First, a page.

When patients don't pick up — or "abandon" — a prescription, a high co-payment is often the reason, a new study by Harvard, Brigham and Women's Hospital and CVS Caremark Corp. finds.

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'Sticker shock' fuels prescription abandonment

November 16th, 2010

WOONSOCKET, R.I. – When patients don't pick up — or "abandon" — a prescription, a high co-payment is often the reason, a new study by Harvard, Brigham and Women's Hospital and CVS Caremark Corp. finds.

CVS Caremark said Tuesday that researchers found a direct correlation between the amount of a patient's out-of-pocket co-pay and likely abandonment of the prescription. Patients with a co-pay of $50 almost four times more likely to abandon a prescription at a pharmacy than those paying $10.

In addition, the study found that electronic prescriptions are 65% more likely to be left abandoned at a retail pharmacy by patients than are hand-written prescriptions.

The CVS Caremark-sponsored study, published this week in the Annals of Internal Medicine, is the first to systematically evaluate rates and predictors of prescriptions abandoned at the pharmacy, the company said.

"Sticker shock is an important driver of prescription abandonment," commented the study's lead author, William Shrank, M.D., of Brigham and Women's Hospital and Harvard. The research also outlines and validates a simple prediction rule that pharmacists can apply to help them assess whether patients are at risk to abandon their prescriptions, Shrank added.

The research team reviewed all prescriptions dispensed at CVS/pharmacy locations between July 1 and Sept. 30, 2008. Of the prescriptions abandoned, more than half were never filled at any pharmacy, and some were filled at other pharmacies at a later date.

Study data show a 1.4% prescription abandonment rate for patients with co-pays of $10 or less, a 3.4% rate for patients with co-pays between $30 and $40, and a 4.7% rate for patients with co-pays of $50.

If the 3.27% abandonment rate observed during the study period is applied to the 3.6 billion prescriptions filled at pharmacies in 2008, researchers said, approximately 110 million prescriptions would be abandoned.

Researchers concluded that the pharmacy industry would benefit from learning more about prescription abandonment, which impacts patient medication adherence.

"This research gives us new insight into an area of nonadherence that we did not have before and shows we have opportunities to change patient behavior," Larry Merlo, president and chief operating officer of CVS Caremark, said in a statement.

"We need to be more attentive to reasons why patients may be abandoning prescriptions and work to help them stay on their medications," Merlo explained. "We continue to be a strong proponent of e-prescribing because we recognize the benefits it can provide, such as improving the accuracy and quality of prescription delivery and reducing paperwork to make pharmacy care more efficient."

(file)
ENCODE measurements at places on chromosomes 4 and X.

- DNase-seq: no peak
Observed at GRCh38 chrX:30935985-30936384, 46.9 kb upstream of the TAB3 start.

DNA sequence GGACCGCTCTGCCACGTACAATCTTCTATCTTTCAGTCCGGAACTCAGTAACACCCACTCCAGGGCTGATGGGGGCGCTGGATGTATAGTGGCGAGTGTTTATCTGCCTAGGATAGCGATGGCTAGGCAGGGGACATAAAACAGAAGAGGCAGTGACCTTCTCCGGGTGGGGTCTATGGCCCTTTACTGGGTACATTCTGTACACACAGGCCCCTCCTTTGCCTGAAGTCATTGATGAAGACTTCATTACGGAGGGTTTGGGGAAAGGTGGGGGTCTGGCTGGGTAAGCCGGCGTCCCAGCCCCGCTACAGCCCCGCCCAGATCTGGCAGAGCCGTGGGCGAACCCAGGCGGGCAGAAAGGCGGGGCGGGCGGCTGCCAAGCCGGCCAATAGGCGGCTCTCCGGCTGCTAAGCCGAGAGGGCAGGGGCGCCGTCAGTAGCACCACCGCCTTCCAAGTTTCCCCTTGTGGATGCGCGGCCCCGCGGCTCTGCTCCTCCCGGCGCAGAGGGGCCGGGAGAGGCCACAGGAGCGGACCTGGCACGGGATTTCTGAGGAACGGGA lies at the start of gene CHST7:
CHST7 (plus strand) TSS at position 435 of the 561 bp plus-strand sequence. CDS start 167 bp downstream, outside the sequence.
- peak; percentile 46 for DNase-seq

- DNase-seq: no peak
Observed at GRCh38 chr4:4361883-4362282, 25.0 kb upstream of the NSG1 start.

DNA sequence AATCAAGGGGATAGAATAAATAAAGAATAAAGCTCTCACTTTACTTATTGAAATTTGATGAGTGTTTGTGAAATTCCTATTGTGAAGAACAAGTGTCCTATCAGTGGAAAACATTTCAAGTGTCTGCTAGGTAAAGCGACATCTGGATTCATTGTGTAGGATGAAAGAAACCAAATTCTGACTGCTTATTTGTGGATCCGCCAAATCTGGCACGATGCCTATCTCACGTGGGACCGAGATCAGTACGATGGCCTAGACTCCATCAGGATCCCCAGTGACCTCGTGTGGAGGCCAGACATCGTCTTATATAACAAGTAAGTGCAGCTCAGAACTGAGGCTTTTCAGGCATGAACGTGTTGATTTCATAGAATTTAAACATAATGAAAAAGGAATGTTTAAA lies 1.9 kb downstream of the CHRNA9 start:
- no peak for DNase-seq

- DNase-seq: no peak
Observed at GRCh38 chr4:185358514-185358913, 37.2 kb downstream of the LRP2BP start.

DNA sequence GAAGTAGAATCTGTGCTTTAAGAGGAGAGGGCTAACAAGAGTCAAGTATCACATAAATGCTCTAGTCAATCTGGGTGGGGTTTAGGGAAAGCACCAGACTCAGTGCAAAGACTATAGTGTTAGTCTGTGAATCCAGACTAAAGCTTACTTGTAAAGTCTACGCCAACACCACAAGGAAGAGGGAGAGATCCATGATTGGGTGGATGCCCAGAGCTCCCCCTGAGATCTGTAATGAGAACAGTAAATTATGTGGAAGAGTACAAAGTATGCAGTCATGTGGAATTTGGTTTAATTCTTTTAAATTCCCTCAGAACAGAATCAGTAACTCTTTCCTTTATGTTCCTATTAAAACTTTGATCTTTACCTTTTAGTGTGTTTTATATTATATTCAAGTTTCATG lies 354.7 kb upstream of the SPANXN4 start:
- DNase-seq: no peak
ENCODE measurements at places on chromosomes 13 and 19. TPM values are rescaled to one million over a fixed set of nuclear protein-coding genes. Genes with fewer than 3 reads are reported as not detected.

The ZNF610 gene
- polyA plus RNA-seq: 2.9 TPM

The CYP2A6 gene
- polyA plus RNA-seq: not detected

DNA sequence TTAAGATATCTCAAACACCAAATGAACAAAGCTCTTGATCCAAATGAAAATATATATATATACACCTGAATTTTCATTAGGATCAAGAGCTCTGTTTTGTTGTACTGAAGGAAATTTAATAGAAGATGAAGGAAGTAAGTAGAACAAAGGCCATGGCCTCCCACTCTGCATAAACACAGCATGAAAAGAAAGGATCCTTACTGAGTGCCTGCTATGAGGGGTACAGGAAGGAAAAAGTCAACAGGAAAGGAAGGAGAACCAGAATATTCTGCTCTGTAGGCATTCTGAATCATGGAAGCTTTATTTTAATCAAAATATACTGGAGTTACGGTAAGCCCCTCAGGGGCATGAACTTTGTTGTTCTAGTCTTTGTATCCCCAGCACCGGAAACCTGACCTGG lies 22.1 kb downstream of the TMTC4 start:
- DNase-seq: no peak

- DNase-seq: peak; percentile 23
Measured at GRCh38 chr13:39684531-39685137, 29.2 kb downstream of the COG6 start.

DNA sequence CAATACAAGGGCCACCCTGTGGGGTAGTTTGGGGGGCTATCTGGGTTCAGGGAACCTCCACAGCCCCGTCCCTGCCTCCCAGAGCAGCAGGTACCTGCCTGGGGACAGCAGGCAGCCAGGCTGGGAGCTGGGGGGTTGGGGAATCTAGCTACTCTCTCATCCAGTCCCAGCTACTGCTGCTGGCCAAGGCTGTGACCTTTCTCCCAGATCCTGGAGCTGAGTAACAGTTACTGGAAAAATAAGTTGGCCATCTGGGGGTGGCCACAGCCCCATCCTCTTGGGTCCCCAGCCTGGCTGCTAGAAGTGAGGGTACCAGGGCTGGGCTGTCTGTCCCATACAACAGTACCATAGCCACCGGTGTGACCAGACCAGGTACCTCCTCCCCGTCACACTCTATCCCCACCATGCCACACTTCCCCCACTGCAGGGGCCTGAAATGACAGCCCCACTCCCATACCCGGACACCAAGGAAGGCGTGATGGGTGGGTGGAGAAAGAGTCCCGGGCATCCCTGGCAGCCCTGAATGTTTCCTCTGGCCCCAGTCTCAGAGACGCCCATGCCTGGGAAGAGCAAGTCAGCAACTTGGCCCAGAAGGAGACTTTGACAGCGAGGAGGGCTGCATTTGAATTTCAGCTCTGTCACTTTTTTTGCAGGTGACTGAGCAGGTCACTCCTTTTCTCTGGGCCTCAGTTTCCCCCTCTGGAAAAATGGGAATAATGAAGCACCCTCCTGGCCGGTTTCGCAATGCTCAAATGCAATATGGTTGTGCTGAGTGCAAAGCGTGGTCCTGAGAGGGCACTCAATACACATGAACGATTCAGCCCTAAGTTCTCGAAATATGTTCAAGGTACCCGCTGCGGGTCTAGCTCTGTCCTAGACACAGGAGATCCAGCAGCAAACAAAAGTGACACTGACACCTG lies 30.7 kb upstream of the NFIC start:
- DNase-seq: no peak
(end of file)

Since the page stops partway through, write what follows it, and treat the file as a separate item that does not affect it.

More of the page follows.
The higher rate of abandonment for e-prescriptions appears to occur because patients with written prescriptions must physically bring the request for medications to the pharmacy, whereas patients with e-prescriptions don't have to take any step to begin the prescription filling process, the researchers said. E-prescription abandonment also appears high because pharmacies can track them as abandoned versus paper prescriptions that are never actually brought to a pharmacy.

Researchers outlined a predictive model for pharmacists to apply to help them recognize likely candidates for abandonment:

• Review the patient's benefit plan and tiered co-pays. The study found that cost is the strongest predictor of abandonment.

• Understand past pharmacy behavior. Patients with first-fill prescriptions are three times more likely to abandon prescriptions than those who are refilling their medication.

• Identify the age of the patient. Younger patients are more likely than older patients to abandon their medications.

• Review the drug class. The study found that opiates, anti-platelets and statins were the least likely to be abandoned, while insulin and proton pump inhibitors were more likely to be abandoned.

CVS Caremark said the prescription abandonment study is part of its research effort aimed at better understanding how consumers interact with their pharmacy so they stay adherent to their medications. The study is the work of CVS Caremark's previously announced three-year collaboration with Harvard University and Brigham and Women's Hospital to research pharmacy claims data to better understand patient behavior around medication adherence.

The company added that past industry studies show that a quarter of people receiving prescriptions never fill their first prescriptions, and patients with chronic diseases such as diabetes and coronary artery disease adhere to their ongoing medication regimen about half of the time.